Irish Firm Places Record $17-Billion Order for Jetliners

Times Staff Writer

An Irish aircraft leasing firm on Tuesday announced a $17-billion order for up to 308 commercial jetliners from three manufacturers, by far the largest such single-day purchase ever and another boost for McDonnell Douglas’ commercial aircraft division in Long Beach.

GPA Group Ltd., one of the world’s largest aircraft leasing companies, said its order includes a $3.1-billion request for up to 72 aircraft from McDonnell Douglas. That deal will fill out gaps in McDonnell Douglas’ already busy production lines in Long Beach, although it will not increase employment, company officials said.

McDonnell Douglas, which nearly shut down commercial jetliner production in the early 1980s due to sagging orders and financial losses, now has enough orders to fill out its production line well into the mid-1990s, thanks to this and other recent large orders, spokeswoman Elayne P. Bendel said.


Also included in GPA’s huge order, which the company first hinted at last week, was $9.4 billion for up to 182 aircraft from Boeing Co. in Seattle and a $4.3-billion request for up to 54 planes from Airbus Industrie, a European consortium.

The deal--which one analyst said represents a half-year’s worth of production in the world jetliner industry--is the latest in an unprecedented series of orders in the past year.

These orders, spurred by projections of strong growth in worldwide demand for airline travel into the 1990s, have filled out production schedules for major manufacturers.

But they have also fueled production problems and delays which could lead to higher costs, financial losses and customer discontent with late deliveries.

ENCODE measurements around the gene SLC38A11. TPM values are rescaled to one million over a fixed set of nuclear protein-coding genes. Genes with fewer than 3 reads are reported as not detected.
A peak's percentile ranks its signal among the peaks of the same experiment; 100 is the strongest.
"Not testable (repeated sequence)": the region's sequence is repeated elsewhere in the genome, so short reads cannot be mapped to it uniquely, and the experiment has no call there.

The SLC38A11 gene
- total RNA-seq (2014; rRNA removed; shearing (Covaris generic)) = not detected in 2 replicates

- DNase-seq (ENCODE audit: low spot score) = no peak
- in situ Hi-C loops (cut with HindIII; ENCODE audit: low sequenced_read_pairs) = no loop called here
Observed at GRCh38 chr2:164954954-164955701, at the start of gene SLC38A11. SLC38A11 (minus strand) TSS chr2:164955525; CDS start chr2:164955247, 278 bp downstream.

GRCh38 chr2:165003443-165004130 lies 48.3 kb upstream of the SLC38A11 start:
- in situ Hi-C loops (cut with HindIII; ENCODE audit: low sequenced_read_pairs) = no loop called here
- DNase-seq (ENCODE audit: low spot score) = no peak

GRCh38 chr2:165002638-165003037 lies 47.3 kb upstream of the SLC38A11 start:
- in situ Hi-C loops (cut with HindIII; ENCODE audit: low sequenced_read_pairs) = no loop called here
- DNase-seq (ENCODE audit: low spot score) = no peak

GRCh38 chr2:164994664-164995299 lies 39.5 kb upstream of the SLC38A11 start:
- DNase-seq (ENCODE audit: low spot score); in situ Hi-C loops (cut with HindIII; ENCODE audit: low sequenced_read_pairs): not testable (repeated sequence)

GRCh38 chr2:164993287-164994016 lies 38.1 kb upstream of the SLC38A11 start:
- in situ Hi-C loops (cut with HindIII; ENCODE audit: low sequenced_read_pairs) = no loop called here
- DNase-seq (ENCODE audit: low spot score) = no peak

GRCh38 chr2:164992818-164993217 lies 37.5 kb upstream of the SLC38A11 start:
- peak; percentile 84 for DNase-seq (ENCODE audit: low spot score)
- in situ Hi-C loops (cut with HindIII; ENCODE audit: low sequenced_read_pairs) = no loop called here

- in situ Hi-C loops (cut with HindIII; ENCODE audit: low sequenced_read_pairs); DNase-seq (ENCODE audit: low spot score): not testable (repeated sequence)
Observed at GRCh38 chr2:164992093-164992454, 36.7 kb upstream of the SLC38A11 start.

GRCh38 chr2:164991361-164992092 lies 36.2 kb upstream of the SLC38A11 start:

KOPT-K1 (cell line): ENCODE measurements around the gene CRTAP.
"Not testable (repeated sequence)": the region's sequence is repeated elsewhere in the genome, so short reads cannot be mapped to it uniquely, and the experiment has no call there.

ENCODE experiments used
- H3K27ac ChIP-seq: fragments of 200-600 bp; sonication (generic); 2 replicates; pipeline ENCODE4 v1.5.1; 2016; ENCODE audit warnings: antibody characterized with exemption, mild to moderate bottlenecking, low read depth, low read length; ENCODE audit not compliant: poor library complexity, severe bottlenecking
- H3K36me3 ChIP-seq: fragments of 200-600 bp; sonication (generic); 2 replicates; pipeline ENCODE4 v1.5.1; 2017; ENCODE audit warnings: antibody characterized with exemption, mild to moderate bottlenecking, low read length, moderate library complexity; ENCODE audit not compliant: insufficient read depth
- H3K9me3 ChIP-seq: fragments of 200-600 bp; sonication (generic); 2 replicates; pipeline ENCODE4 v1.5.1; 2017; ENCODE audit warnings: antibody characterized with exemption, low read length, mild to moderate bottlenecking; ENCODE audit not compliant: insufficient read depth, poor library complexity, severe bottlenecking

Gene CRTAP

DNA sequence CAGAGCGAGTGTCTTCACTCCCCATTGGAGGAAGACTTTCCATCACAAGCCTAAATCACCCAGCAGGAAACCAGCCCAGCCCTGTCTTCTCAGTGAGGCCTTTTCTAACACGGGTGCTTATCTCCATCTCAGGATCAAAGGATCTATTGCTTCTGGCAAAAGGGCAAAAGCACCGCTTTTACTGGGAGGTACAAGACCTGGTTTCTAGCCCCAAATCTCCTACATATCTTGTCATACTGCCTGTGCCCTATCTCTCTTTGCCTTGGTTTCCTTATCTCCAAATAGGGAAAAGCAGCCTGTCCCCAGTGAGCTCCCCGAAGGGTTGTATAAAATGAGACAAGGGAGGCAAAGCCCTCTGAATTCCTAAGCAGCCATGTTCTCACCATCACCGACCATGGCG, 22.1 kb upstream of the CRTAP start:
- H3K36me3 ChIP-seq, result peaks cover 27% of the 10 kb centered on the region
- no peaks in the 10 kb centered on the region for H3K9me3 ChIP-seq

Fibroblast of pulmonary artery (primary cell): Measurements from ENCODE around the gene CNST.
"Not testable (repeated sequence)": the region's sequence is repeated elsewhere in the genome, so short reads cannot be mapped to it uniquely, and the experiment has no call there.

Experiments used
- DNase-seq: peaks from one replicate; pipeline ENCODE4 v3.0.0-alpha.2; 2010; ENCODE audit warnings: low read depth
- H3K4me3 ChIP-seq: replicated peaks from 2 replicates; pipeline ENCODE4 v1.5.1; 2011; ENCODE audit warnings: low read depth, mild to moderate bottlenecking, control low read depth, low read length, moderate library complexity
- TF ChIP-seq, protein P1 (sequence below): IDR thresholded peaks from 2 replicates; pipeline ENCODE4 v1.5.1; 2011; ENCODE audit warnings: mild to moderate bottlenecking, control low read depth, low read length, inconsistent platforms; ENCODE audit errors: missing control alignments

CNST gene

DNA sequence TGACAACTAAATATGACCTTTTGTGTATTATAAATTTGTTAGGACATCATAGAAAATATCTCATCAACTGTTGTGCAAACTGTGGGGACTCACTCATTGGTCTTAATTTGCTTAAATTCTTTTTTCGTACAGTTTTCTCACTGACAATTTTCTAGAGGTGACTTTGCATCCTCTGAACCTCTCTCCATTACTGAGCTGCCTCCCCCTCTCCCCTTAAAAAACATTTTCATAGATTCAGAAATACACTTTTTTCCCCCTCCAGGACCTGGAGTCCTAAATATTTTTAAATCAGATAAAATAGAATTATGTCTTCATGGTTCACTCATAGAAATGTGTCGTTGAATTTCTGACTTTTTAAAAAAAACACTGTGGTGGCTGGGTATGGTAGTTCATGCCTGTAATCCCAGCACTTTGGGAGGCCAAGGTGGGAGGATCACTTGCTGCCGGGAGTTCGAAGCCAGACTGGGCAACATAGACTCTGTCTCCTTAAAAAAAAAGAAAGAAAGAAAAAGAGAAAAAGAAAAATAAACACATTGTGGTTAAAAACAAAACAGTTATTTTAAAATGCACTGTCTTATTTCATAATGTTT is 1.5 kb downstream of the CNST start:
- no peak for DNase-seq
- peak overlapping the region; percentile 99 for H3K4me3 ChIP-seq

“This is a surprisingly strong airliner market we’re witnessing, and this is just one more manifestation of that,” said Paul H. Nisbet, aerospace analyst at Prudential Bache Securities in New York.

The previous record for a single purchase was Delta Air Lines’ $10.5-billion order last September for 225 Boeing and McDonnell Douglas jetliners. American Airlines and International Lease Finance Co. in Beverly Hills also have placed giant multibillion-dollar orders in recent months.


The deal also is the latest sign of the growing prominence of leasing as a cheaper and more flexible way for airlines to obtain planes.

Leasing enables airlines to adjust more quickly to changing passenger demand, avoiding the risk of committing large amounts of capital for purchases. Some smaller airlines cannot afford the high up-front costs of owning their own planes. Leasing also brings more capital to the aircraft market, since institutions and individuals can invest in aircraft deals through leasing limited partnerships.

On the other hand, the growing leasing trend has pushed up prices of new and used jetliners and could leave some carriers unable to get aircraft on their own for years. Leasing firms now account for more than 20% of the world’s commercial jetliner orders, with GPA and International Lease Finance considered the largest players.